Last week I wrote a short post about 'Social Learning' and as luck would have today I came across an excellent article published by McKinsey on another aspect of learning. This one about 'Intentional Learning' focuses on the core individual aspects of learning which appear so relevant in the current environment.
The article got me thinking about how I learnt and how intentionally I did this. Of course I recognised that there was much that I did intentionally, but what made it effective was down to some other attributes that this article framed in a coherent sense.
The first of the two foundations was mindset, which of course needs to be open, as Carol Dweck pointed out in her excellent book on the subject first published nearly 15 years ago. An open mindset switches from a reliance on ability to focusing more on opportunity and need.
For me this is about being cognitive and aware of learning opportunities, being receptive to them at any time, and finding ways to capture them effectively - for use in the future, the sooner the better. Ultimately there needs to be a drive and desire to do this.
The second foundation in relation to curiosity also strongly resonated. As a coach one mantra of mine has been 'move from judgement to curiosity' and this is equally relevant in the L&D space, as the article states, 'curiosity, the engine of intentional learning'. This is where real learning can take place as it pushes one away from those cosy beliefs and assumptions that we hold and challenges them - we become a bit more Columbo and a little less Sherlock.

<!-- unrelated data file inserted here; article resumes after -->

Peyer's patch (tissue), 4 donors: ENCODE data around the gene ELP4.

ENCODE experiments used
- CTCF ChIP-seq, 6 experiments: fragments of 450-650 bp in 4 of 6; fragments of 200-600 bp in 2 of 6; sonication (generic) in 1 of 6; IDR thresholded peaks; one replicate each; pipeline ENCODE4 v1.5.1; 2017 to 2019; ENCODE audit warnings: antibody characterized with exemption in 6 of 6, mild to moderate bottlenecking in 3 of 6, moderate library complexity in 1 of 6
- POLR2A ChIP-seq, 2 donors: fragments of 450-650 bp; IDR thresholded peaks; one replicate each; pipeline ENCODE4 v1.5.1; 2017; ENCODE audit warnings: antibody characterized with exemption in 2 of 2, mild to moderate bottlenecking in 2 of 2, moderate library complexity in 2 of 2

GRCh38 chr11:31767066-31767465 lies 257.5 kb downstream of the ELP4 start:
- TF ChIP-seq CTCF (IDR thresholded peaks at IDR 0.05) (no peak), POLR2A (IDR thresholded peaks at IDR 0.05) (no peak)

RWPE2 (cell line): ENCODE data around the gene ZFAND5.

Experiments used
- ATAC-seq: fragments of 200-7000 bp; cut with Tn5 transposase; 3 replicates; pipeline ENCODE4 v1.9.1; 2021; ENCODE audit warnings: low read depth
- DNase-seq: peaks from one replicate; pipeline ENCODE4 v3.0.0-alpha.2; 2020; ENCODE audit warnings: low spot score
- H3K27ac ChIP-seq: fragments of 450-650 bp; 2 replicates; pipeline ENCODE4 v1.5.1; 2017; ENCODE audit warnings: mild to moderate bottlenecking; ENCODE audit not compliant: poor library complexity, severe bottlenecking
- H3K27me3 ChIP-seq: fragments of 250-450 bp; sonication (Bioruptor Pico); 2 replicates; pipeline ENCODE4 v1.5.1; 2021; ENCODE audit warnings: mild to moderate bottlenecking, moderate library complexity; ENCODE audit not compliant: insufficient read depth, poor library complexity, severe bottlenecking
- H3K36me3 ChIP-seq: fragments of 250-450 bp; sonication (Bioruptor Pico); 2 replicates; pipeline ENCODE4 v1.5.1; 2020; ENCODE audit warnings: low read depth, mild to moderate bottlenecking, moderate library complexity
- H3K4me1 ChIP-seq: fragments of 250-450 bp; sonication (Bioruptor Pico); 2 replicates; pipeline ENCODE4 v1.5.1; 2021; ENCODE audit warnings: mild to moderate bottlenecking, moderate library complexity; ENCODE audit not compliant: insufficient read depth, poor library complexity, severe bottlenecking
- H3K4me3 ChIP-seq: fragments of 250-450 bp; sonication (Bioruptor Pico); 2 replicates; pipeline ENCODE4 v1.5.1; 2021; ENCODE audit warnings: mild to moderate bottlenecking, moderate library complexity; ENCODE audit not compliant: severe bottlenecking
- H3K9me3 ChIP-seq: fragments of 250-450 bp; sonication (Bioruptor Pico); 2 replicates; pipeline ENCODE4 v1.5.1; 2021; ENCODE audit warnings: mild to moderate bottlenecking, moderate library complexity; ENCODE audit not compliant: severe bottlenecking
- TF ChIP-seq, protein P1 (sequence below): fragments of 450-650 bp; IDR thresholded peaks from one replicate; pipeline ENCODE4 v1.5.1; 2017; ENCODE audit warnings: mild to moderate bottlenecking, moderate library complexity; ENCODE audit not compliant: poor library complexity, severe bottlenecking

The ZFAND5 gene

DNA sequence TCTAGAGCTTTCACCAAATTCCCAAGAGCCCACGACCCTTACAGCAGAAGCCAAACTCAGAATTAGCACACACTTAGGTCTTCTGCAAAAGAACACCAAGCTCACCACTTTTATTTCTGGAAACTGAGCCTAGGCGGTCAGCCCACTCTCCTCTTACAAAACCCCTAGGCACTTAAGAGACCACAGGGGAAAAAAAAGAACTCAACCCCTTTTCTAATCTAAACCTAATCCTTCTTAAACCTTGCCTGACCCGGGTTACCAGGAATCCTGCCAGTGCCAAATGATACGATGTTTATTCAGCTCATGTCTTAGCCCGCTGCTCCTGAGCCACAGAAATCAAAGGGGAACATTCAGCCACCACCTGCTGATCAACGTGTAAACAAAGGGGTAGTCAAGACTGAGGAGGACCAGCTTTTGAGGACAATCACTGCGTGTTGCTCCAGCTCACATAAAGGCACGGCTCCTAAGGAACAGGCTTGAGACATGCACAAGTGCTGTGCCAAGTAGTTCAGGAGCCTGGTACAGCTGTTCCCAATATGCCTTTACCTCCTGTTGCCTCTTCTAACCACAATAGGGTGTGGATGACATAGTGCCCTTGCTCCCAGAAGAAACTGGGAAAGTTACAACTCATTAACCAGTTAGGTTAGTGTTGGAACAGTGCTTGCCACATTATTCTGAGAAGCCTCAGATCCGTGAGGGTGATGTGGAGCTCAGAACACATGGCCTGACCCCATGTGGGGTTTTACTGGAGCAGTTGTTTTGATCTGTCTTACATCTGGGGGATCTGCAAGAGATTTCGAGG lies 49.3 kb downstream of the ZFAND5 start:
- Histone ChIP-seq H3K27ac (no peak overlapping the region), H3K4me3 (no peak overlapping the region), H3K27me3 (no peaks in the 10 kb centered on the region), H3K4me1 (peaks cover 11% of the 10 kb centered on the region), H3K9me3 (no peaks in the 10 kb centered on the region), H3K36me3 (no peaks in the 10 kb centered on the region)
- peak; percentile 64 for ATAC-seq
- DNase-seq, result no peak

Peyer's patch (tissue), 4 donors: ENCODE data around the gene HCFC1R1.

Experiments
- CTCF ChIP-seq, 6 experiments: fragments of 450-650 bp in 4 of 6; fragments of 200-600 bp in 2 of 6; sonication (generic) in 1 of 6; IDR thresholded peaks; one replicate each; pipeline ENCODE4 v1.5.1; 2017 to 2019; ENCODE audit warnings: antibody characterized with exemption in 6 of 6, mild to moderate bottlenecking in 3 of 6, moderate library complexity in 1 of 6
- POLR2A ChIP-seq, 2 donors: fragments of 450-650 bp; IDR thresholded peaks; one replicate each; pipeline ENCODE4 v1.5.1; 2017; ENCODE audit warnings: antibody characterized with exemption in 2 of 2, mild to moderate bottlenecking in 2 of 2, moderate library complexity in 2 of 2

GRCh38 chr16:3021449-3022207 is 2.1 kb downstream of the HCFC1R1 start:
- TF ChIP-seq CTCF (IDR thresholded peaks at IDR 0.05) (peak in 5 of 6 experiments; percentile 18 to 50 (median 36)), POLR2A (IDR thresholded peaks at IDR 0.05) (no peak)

Greater curiosity can allow us many opportunities, to confirm what we have previously learnt and to embed it further, to provide an ability to build on and improve a concept or idea, or presents a chance to see something in a completely different perspective and therefore move our understanding into a new space.
The final part of the article proposes five core skills recommended for Intentional Learning, with the one relating to reflection resonating the strongest for me. Learning reflection was broken down into three main steps, before a learning event, during and after. In this era of blended learning such an approach is not necessarily new, however with greater migration towards virtual learning, and with less time in the moment for reflection, it highlights how this needs to be considered in the design within any learning pathway.
This in turn leads back to the learning model of 'affective context' lately outlined so passionately by Nick Shackleton-Jones in his book, 'How People Learn'. This approach highlights the fact that we tend to learn best when we can make an emotional connection with the content which we are studying. If reflective practice can help us to think more deeply about the subject, and time and place in which we are experiencing it, then we are more likely to be able to retain and use it.
For most of us learning is something natural, that happens on a daily basis, however with a few adjustments it is worth considering how much more effective we could make ourselves. With an attitude of openness and curiosity and an ability to reflect more in the experience it is possible that with a bit of practice we can make this a reality.
Even before COVID-19 emerged, the world of stable lifetime employment had faded in the rearview mirror, replaced by the expectation that both executives and employees must continually refresh their skills.